The X-factors

Some people have privileged existence. Some inherit it and some create it. There are some who are called lucky because they can create their own luck. They know the paths of success and they consciously and methodically try to follow those paths. They are not necessarily more talented than others but they know how to maximise their potential better than others. Generally, they have the ability to get along well with others. They are ambitious.

It is generally believed that only those who deserve success get success but this supposition is not always true. It is also not true that only the hardworking gets success. For some success doesn’t necessarily involve some form of sacrifice or compromise. There are some who get more than they apparently deserve. The X-factors of success, according to some psychologists, are charisma, chutzpah, joie de vivre, and grace. Some people have these X-factors in plenty.

Some people are sharp and witty. They like to make fun of others but don’t like those who make fun of them. They know how to be brash or gentle, as the situation demands. They are excellent communicator and are endowed with all the overlapping components such as “expressivity, sensitivity, control, eloquence, vision and self-confidence.” Their verbal fluency has its own charm. They know what could be interesting to the other person. They are natural attractors, particularly to their female admirers. They are successful because they can envision their success.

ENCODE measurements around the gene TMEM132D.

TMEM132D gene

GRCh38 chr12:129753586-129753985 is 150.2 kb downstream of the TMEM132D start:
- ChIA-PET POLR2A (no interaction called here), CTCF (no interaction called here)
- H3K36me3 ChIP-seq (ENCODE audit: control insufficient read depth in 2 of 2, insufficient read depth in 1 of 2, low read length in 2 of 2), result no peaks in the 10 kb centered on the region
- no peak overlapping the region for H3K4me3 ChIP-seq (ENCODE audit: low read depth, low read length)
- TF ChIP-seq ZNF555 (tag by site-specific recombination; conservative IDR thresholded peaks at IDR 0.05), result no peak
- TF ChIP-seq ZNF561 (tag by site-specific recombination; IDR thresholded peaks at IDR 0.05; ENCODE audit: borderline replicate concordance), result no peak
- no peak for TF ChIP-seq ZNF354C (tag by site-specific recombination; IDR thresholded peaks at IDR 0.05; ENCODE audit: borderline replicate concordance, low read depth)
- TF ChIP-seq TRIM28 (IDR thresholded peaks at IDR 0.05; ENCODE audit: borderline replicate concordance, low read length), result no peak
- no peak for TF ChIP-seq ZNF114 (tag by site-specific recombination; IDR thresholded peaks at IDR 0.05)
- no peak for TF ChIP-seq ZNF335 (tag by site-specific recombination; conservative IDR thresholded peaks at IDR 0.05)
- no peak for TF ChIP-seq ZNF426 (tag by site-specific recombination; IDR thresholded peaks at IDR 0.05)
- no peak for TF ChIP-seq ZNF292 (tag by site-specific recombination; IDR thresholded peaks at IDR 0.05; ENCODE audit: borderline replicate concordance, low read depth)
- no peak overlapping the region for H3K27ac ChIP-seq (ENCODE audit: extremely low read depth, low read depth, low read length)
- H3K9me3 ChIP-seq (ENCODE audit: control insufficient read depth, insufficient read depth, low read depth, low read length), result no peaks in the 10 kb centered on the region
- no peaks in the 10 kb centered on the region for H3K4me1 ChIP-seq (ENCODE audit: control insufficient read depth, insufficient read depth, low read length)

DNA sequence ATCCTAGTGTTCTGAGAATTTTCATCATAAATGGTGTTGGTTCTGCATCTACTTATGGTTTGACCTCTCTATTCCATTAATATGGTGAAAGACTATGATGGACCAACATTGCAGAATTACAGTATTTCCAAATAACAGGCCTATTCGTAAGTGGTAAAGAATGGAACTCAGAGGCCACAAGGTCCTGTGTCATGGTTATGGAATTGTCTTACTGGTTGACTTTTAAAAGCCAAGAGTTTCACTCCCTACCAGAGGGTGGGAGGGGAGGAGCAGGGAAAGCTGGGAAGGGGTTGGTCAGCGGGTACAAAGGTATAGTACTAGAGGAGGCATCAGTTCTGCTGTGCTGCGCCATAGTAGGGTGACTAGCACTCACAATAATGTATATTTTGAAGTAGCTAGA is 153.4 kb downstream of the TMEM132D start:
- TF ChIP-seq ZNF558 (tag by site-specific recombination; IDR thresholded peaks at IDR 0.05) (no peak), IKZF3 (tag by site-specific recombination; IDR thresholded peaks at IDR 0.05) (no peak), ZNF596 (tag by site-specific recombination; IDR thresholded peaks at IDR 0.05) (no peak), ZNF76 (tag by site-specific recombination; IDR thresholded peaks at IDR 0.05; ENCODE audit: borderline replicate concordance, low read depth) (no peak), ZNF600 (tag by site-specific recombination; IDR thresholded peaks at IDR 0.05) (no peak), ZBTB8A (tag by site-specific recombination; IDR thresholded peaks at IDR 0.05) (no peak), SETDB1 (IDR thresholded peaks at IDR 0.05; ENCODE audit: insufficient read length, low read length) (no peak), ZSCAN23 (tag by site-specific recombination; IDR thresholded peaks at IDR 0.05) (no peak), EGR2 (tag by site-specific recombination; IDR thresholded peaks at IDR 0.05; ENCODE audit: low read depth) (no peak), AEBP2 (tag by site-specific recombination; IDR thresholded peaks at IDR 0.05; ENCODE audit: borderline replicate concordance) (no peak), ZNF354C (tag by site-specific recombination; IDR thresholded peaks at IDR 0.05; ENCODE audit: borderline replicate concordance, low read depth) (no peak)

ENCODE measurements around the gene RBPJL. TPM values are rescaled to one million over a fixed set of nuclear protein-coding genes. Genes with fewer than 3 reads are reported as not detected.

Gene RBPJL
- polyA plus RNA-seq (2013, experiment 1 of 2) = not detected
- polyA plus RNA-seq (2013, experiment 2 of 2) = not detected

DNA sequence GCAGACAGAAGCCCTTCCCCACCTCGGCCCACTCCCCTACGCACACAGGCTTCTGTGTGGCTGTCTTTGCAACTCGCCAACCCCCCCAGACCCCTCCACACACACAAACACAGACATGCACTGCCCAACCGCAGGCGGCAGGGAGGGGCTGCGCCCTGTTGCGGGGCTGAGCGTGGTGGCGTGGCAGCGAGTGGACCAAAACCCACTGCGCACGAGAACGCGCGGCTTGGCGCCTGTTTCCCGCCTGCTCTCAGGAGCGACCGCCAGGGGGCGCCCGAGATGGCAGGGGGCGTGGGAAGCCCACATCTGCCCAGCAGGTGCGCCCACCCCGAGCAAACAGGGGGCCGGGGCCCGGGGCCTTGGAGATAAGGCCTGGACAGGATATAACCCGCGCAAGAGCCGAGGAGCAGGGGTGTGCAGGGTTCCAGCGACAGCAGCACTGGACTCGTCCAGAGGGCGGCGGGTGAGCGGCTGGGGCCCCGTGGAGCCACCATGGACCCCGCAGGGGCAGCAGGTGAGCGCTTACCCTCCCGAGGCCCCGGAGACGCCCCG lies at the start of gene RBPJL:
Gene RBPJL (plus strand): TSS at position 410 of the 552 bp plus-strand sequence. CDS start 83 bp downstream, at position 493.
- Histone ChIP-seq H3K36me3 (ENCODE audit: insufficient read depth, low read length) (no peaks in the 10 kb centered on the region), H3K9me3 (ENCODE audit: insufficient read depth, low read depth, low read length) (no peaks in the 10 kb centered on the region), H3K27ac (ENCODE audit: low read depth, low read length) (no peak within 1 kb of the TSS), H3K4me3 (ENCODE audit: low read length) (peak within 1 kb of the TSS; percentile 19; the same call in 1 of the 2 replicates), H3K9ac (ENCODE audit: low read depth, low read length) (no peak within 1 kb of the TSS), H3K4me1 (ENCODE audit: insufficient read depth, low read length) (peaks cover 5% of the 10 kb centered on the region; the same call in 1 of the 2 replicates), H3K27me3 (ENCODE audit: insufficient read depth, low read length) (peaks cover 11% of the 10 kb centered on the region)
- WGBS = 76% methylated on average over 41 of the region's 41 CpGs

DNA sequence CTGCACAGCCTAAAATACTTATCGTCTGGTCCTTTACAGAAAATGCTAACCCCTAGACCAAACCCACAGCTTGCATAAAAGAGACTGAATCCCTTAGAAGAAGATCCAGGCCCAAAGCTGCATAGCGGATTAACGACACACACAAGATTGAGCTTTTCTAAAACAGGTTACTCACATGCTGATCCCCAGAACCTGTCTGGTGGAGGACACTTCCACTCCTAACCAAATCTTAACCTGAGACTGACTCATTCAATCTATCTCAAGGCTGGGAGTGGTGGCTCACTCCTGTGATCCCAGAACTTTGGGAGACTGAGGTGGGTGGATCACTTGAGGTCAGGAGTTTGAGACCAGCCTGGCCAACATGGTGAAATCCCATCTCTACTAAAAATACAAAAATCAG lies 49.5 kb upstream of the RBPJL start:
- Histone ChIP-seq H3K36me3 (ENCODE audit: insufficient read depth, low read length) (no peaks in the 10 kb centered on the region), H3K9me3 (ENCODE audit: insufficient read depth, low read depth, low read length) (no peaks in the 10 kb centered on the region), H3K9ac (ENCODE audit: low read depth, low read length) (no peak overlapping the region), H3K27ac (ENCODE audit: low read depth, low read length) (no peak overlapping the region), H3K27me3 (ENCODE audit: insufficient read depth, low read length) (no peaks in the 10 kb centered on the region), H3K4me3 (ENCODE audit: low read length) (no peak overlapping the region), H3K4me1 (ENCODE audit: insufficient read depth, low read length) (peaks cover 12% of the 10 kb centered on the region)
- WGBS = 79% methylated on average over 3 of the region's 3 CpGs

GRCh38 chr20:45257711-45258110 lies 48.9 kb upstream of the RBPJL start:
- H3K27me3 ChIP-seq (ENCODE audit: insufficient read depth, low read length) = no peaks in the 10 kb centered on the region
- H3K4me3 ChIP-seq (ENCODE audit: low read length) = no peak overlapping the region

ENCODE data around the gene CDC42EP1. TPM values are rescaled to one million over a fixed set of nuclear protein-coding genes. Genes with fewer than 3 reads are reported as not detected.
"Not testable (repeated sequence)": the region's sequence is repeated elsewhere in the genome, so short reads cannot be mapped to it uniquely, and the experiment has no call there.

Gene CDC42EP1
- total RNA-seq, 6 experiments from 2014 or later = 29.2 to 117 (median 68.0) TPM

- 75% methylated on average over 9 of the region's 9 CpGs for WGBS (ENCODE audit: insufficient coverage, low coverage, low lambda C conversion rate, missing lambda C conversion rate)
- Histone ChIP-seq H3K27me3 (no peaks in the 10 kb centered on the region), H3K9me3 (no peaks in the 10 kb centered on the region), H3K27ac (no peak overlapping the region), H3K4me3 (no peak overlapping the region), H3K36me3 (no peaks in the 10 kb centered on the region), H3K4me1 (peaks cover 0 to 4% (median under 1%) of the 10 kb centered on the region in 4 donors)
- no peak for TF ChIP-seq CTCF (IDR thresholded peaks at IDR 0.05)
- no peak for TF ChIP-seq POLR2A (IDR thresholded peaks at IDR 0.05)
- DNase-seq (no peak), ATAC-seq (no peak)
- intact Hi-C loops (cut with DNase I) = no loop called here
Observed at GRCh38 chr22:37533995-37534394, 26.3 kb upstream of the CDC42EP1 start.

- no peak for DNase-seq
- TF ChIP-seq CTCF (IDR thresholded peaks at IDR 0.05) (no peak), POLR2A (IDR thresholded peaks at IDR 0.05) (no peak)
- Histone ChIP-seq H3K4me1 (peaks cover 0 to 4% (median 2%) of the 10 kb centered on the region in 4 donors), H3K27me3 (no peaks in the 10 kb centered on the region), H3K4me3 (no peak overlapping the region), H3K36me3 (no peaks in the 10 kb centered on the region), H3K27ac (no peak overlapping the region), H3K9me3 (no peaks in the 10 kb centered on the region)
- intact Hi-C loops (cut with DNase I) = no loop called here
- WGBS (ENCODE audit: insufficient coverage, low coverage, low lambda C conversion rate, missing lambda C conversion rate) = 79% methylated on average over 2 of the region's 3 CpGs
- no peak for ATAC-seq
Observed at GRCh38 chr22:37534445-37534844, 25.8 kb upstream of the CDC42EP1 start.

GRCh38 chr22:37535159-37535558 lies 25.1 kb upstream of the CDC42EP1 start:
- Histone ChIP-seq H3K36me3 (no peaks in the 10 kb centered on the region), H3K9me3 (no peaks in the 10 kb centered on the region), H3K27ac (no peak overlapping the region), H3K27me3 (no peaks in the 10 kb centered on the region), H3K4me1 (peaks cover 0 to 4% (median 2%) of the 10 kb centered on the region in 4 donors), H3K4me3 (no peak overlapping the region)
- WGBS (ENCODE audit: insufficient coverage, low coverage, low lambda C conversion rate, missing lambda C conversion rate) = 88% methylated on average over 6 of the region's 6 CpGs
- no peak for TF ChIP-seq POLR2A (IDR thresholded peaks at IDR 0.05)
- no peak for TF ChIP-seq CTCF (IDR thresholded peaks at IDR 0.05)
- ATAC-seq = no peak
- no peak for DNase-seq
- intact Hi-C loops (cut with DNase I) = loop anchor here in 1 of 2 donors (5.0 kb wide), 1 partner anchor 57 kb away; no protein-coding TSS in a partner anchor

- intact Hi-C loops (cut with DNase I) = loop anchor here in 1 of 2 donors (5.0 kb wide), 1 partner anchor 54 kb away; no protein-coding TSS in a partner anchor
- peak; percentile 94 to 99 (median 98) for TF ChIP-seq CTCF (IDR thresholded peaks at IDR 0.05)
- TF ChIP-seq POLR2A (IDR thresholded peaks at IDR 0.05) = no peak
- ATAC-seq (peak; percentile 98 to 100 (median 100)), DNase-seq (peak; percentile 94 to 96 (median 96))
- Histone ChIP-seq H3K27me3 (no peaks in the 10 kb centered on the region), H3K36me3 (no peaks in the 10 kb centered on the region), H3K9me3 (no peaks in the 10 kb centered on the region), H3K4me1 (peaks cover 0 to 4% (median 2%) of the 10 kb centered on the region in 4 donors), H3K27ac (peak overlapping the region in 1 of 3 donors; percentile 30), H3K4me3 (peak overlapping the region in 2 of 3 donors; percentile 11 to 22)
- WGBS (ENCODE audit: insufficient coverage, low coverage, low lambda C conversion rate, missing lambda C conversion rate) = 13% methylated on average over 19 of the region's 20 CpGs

Neuroscientists believe that people who possess originality and simplicity still need chutzpah to deliver on their potential. Some are neither original nor simple, nor do they have chutzpah, but they deliver, much better than those who possess these characteristics. They are popular, in spite of their audacious behaviour. They don’t like criticism. They are naturally provocative but with their natural boldness they can break the boundaries. They are known for their joyous spirits. Passionate exuberance is their forte. The good thing about exuberance is that it is contagious, spreads quickly, and expands people’s sense of possibilities. They know how to make others feel important. People envy them. You may not like them but it is difficult to ignore them.

This is how the magician Steve Cohen unlocks the secrets of influence, charisma and showmanship: “The trick itself is never important; it’s having a presentational hook.” Some people learn the ways of showmanship the hard way. They know that charisma has more to do with their image than with their innate abilities. Some people don’t let their star overshadow the substance in them.